As anyone who went through the credit crunch of 2008 will remember, economies are fundamentally built on trust. As long as the public trusts the robustness of the institutions tasked with managing their assets, these assets need hardly exist beyond a few 0s and 1s in a digital mainframe for them to be real and lasting indicators of a nation’s wealth.
When doubt begins to plague the system, however, it is incredible how quickly the rot can take hold. Is this really a Triple-A-rated bond I hold in my hands, or is it actually a tranche of sub-prime loans that are barely suitable to cover the gerbil cage?
Likewise, is this really the world’s most enduring expression of sporting rivalry taking place in Australia right now, or is it a meaningless turkey footage that exists only to justify the exorbitant sums that the TV stations are willing to cough up for the privilege to host it … a privilege that in itself feeds into the very same creation myth that causes the hype to hype and the bubble to burst constantly.
On Tuesday, that bubble finally burst. After weeks of barely suppressed behind-the-scenes panic, England’s capitulation in Melbourne deserves to be the test cricket’s very own Lehman Brothers moment – the final, complete frontal collapse of an institution so old and formerly presumed to be as inviolable as it may require. unprecedented emergency measures to prevent the whole sport from going up in the air.
For there really has never been an Ashes campaign quite as pathetic as this one. Crushing defeats have been abundant in the sport’s long history – especially in recent times, when England have now lost 18 of their last 23 tests Down Under, including 12 of the last 13. But never before has an English team taken the field in Australia with so little hope, so few expectations, so few remaining skills to maintain control over their own destiny.
Nothing expressed the gap better than the performance of Australia’s player of the match, Scott Boland. Disregarding the rightful celebration of his original legacy, his international furnace readiness at the age of 32 was of far greater importance after a lifetime of wear and tear for Victoria in the Sheffield Shield. Like Michael Neser, 31, making his Adelaide debut last week and a Test wicket-taker with his second ball in the format, Boland arrived on stage just as ready for battle as England’s Test players used to be – especially the unit that won. Ashes in Australia in 2010-11, which included four players with a century on their debut (Alastair Cook, Andrew Strauss, Jonathan Trott and Matt Prior) and two more (Kevin Pietersen and Ian Bell) in their fifties.
The contrast to England’s current crop of figures could not be more annoying. It’s really impossible to see how Haseeb Hameed could be expected to offer more than his number on seven runs from 41 balls across two innings at MCG, while Ollie Pope’s Bradman-like average of 99.94 on his home court at The Oval compared with to his cat-on-hot-look-roof screens in Brisbane and Adelaide, is the most visceral proof of a domestic first-class system that fails the next generation.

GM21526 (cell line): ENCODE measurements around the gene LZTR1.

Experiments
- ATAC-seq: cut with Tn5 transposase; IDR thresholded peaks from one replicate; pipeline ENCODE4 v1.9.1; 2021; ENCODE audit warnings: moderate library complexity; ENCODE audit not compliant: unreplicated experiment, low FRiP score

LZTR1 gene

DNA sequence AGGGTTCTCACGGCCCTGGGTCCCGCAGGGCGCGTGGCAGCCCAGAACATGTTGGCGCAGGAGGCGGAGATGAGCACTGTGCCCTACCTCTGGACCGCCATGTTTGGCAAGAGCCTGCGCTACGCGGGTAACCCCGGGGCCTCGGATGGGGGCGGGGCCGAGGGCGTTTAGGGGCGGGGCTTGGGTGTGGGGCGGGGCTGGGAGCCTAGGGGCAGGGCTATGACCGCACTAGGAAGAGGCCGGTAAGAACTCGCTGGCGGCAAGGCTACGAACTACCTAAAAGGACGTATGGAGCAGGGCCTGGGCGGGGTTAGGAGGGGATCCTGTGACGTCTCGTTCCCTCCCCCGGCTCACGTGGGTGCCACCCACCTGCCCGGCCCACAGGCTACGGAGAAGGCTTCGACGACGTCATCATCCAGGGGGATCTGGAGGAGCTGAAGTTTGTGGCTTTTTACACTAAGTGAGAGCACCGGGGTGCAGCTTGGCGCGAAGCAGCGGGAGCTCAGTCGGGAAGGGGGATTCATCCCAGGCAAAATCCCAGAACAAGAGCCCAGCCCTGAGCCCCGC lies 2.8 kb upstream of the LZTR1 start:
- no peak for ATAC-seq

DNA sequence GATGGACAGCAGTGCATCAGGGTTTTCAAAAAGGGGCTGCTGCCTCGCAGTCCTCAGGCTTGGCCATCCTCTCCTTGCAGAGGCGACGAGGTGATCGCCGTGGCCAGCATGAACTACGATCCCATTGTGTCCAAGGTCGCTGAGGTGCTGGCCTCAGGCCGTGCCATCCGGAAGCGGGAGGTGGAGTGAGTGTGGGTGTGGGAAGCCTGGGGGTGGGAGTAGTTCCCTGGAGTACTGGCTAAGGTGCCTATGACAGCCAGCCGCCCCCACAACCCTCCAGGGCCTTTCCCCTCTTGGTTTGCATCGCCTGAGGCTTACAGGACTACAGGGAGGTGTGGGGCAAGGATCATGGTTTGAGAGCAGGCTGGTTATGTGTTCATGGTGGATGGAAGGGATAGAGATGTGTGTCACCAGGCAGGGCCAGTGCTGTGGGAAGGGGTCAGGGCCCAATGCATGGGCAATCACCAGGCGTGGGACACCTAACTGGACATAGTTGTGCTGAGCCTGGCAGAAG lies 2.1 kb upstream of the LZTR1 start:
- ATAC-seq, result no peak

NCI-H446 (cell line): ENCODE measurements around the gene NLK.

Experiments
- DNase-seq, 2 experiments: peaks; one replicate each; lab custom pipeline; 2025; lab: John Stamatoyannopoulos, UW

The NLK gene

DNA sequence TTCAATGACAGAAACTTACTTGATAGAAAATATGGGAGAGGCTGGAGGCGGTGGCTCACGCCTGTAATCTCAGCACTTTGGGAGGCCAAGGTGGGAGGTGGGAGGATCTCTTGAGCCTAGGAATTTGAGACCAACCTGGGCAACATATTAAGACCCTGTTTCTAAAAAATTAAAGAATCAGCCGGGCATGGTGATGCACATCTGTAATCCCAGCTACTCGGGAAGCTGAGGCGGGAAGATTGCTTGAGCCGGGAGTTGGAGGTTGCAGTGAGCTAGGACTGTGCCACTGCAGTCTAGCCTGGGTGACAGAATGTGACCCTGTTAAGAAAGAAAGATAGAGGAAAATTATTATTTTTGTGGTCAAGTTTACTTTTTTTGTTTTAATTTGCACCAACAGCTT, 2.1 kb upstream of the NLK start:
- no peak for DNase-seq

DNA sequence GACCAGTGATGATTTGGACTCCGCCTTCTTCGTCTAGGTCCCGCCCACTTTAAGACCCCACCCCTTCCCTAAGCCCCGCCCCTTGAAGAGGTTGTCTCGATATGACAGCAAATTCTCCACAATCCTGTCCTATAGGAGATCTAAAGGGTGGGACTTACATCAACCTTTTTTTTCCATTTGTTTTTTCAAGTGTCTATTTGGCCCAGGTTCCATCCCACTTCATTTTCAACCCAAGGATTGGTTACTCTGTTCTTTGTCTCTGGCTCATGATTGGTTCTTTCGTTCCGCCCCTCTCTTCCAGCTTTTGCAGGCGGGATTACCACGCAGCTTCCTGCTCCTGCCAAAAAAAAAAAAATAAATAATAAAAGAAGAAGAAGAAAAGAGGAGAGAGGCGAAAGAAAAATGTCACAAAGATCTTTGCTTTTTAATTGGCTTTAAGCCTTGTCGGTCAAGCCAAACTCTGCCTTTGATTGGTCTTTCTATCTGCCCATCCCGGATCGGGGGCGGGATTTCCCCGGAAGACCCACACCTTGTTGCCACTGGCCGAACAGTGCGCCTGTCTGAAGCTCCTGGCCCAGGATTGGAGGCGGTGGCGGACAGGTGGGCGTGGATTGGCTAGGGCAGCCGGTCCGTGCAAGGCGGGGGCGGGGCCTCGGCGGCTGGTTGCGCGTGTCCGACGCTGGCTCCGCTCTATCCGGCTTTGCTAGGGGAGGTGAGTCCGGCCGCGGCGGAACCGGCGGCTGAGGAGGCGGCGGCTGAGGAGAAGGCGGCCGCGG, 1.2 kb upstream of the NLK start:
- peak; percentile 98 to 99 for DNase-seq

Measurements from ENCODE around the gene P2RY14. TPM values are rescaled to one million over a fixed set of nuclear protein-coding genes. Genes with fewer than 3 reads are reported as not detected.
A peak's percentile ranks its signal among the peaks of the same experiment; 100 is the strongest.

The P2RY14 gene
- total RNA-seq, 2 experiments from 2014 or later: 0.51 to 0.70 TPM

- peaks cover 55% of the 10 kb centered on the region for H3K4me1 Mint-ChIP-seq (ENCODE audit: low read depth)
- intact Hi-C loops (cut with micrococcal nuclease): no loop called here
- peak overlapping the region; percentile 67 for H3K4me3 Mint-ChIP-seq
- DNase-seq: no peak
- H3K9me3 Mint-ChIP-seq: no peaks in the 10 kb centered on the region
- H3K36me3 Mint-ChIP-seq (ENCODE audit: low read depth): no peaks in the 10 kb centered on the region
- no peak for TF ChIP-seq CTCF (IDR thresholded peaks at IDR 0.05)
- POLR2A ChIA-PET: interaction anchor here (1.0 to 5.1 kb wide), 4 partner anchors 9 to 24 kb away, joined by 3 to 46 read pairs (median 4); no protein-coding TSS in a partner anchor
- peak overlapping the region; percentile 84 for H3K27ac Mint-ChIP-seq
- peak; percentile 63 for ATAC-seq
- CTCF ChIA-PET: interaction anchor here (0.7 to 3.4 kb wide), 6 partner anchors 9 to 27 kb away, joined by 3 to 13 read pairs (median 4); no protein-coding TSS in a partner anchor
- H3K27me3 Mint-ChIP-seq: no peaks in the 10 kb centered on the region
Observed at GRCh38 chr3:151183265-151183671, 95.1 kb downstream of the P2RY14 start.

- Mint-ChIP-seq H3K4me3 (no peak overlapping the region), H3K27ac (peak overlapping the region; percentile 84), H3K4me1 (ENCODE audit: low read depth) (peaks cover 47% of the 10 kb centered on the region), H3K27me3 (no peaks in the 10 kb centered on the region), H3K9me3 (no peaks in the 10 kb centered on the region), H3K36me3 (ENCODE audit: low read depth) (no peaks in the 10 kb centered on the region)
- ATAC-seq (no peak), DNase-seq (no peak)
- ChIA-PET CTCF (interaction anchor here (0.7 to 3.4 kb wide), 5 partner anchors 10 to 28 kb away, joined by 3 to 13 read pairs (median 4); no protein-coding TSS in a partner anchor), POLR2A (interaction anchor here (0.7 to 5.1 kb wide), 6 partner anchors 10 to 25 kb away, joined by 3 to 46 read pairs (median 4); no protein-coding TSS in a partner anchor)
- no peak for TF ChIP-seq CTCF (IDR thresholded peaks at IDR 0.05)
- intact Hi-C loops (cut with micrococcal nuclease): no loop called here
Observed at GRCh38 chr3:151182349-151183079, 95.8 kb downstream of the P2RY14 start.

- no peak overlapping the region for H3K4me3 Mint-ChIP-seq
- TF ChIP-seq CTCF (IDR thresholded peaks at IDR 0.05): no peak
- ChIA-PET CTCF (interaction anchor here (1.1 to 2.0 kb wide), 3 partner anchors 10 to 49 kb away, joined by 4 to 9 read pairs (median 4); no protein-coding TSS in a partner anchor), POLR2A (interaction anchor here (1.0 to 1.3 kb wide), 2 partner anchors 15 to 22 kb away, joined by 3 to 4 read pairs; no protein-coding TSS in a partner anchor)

Even on the second day at MCG, England’s best day in the series ended with four down for 31, still 51 runs behind, as Australia’s fast punished their opponents for a fleeting moment of hubris in the middle of the afternoon by triggering an hour of hubris. God-complex thunderbolt. It was fair that the morning follow-up would be just as quick and relentless.
Seeing a bent and beaten bunch of English cricketers soak up Australian outfield parties is obviously nothing new. But this is different from previous Ashes hammers, because despite the Covid restrictions and the limited preparation time, a series loss has never before felt further away from the kind of reservations that previously supported such debacle Down Under – especially 2006-07 and 2013 – 14 whitewashes, both of which were at least the bloody divisions of English teams that had previously swept everyone in front of them.
Nothing in the meantime has been made for this generation of players, despite a huge amount of hot air about how exhaustive the planning of this campaign has been – especially from England’s dead-end head coach, Chris Silverwood, whose epitaph deserves to be the same fateful phrase he used to announce England’s Test team to face New Zealand in early summer.
“The summer of Test cricket will be fascinating,” Silverwood wrote back in May, shortly after taking over from Ed Smith to become the most powerful supremo in the team’s history. “Playing the two best teams in the world, in New Zealand and India, is a perfect preparation for us as we continue to improve and develop towards an Ashes series in Australia at the end of the year.” Well, it ages well, right?